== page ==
Well, the good news is that it is very unlikely I have OC as my bile salts are fine and my symptoms aren’t very suggestive of it. But the original tests still show a high ALT (liver function) test which is abnormal, and the weight of medical science suggests that this is a bit odd. That’s pretty much all I know, but I’m beginning to think its just a wierd symptom of pregnancy, of baby causing all sorts of problems. But in terms of hard, cold facts (which, as a risk-averse control freak I always like to be in possession of), I’m yet to know why I have this or what it means to me or my baby, so until we know more I am in a state of limbo, not knowing whether I will be able to have the natural birth I want, and worrying that things will get worse.

Note I have nothing against induction for medical reasons, I know how common they are, and I know that many inductions can lead to wonderful, natural births. Although I also know that something like 70% of inductions lead to epidurals (many are done at the same time) due to the sudden, quick contractions that don’t build up gradually as they do in natural labour, making you work super hard to cope. I also know you need to be monitored in hospital so my prefence for privacy at home for as long as possible, for active movement, would be reduced. Although as I say, I’ve heard some wonderful stories about brilliant induced births where mums managed to move around and have lovely, natural (and blessedly very quick!) births.

The obstetrician started by telling me: “Its my job to worry; and I get worried about heavily pregnant women with abnormal liver functions walking around in late pregnancy.”  Which hinted to me that he was thinking about induction. At this, I burst into tears, and when he asked me why I was so against induction (he seemed genuinely surprised), I explained I’d just rather things happened naturally, given all I’d read about the body’s natural production of oxytocin, and my hypno-birth/active birth preparation, although of course if there was any chance my baby could be harmed I’d induce at the drop of a hat.

I also asked him what was causing the dodgy liver function, and what harm it could do to me or my baby, and it transpires that he didn’t have a clue. It was an anomaly. It could be anything, possibly a virus that I’d picked up, but it was unlikely that we’d find out what it was. I suggested a liver scan (thanks to some great advice, as always, from twitter mums) to see if it was something as simple as the baby kicking my liver, and he proposed a raft of blood tests to check for things like hepatitis.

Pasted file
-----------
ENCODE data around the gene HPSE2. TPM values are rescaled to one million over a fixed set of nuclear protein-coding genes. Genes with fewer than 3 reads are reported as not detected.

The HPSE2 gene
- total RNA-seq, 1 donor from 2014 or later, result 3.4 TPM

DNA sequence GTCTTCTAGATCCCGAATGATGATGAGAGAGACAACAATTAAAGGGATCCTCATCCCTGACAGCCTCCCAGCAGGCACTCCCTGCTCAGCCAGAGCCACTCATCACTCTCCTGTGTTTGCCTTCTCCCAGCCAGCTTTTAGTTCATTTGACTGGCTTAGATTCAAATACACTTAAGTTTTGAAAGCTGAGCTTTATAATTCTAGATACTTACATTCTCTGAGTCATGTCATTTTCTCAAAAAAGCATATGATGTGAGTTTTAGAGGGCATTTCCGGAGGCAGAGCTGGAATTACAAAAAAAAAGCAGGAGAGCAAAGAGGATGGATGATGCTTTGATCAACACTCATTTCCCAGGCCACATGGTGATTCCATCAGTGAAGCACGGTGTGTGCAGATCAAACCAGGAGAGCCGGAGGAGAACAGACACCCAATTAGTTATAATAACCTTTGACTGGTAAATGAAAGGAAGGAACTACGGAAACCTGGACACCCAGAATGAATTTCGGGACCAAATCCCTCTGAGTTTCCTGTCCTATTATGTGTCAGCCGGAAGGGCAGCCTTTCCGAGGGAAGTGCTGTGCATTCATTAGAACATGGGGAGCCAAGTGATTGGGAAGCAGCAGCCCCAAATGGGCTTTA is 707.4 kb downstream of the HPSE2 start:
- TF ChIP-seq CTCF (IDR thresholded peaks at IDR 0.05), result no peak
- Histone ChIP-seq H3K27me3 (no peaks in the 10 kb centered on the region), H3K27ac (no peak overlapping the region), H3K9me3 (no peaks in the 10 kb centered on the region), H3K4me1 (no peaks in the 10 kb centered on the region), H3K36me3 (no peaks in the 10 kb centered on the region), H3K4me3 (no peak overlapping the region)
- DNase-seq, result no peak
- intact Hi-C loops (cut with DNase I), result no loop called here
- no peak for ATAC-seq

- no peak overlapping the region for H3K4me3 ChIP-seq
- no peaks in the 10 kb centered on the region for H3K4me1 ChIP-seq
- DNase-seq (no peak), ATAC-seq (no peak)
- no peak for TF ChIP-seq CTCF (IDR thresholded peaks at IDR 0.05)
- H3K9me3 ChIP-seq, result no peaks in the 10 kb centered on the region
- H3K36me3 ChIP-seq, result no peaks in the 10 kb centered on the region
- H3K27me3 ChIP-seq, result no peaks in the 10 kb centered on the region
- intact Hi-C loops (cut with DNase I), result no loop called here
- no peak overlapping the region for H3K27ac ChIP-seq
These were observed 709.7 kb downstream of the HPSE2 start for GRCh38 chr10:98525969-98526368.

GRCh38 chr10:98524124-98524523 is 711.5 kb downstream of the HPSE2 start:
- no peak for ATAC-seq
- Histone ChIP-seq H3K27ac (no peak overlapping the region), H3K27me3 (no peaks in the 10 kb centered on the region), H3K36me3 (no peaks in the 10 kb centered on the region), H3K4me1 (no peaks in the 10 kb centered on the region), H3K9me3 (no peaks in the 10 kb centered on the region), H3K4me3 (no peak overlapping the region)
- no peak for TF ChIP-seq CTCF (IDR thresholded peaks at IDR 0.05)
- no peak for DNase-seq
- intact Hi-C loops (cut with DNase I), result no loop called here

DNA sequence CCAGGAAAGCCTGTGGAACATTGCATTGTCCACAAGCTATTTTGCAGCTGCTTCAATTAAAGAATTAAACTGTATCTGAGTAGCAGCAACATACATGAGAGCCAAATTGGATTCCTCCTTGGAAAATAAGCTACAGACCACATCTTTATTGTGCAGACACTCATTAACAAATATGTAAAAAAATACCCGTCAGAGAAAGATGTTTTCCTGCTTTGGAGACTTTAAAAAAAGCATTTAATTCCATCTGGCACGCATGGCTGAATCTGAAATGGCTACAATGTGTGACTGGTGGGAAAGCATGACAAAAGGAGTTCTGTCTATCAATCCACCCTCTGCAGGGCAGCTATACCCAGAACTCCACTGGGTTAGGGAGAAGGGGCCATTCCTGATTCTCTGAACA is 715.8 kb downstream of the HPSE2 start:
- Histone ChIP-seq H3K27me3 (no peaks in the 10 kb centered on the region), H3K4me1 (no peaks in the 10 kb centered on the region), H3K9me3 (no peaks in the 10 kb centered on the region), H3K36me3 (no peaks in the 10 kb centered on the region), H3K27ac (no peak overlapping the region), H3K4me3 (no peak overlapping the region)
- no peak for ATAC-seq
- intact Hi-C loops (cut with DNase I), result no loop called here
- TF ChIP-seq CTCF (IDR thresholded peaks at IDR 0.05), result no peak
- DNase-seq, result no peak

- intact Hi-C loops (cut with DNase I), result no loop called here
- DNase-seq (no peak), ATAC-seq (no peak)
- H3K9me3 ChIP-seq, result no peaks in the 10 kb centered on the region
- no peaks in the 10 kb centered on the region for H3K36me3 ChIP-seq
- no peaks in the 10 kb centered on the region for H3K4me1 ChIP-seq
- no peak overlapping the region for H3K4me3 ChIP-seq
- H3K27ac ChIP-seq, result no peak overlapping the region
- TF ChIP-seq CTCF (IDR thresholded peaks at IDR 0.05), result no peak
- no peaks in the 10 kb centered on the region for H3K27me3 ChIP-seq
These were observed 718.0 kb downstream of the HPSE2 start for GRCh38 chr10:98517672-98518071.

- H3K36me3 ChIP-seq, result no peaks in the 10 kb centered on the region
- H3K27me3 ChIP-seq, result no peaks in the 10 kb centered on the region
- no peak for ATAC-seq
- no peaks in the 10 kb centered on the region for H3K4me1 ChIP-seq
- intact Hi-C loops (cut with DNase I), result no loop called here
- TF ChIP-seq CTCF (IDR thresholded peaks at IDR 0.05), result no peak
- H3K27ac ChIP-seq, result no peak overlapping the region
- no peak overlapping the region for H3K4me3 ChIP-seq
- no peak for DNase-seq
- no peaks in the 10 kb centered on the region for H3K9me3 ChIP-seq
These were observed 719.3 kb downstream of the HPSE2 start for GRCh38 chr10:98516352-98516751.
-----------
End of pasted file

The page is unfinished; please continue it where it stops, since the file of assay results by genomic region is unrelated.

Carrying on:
So, subject to the tests showing up something specific (unlikely), or the ALT levels increasing to a worrying level (fingers crossed), or me starting to feel ill (I feel great), or the baby stopping moving (baby appears to be doing a daily marathon inside me so no worries there), then I suppose I can carry on happily until labour starts naturally. Which is great news. The consultant isn’t seeing me again for another 2 weeks which shows he can’t be that worried. And I’m doing all the natural things to induce in the meantime – long walks, gardening on hands and knees, raspberry leaf tea.

However, I’m not sure we would be here in this relaxed “lets wait and see” situation if I hadn’t made it clear that I was against induction, and hadn’t asked a raft of questions about why my wierd liver results were a problem. So my tips if you find yourself in a similar predicament are:

  1. Find out as much as you can before you see the consultant. Ask your GP for information, speak to your midwife, ask twitter and find out what you can from the internet (although don’t panic if you read anything bad).
  2. Be clear about your personal choices for birth – you shouldn’t be pushed into something you don’t want to do if it isn’t necessary. If you’d rather only induce if absolutely necessary, make this clear as it won’t be assumed. I’m amazed at how many women I’ve seen on mummy forums saying they actively want to be induced even if its not clear that there’s anything specifically wrong.
  3. Ask lots of questions – if they want to induce then WHY – why are you or your baby at harm? What is wrong? If they don’t know, the next stage should surely be more tests – blood tests, ultrasound scans of your organs.. If you don’t know what you’re dealing with, how can you properly evaluate the risk?
  4. If you do find out you might need an induction, don’t panic or get upset, speak to other women in your NCT group, or email Natalie at Tell Me A Good Birth Story, to put you in touch with other women who have had happy, successful inductions, to hear some positive birth stories. It may not be what you planned, but with a little mind-change and some planning you can still have the birth you want.


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My Anti-Plan Birth Plan

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At 36 weeks, I’m now contemplating the realities of labour and birth and, for the first time, getting really excited about what lies beyond – the adventures of babies and crying and breastfeeding and what on earth are we doing?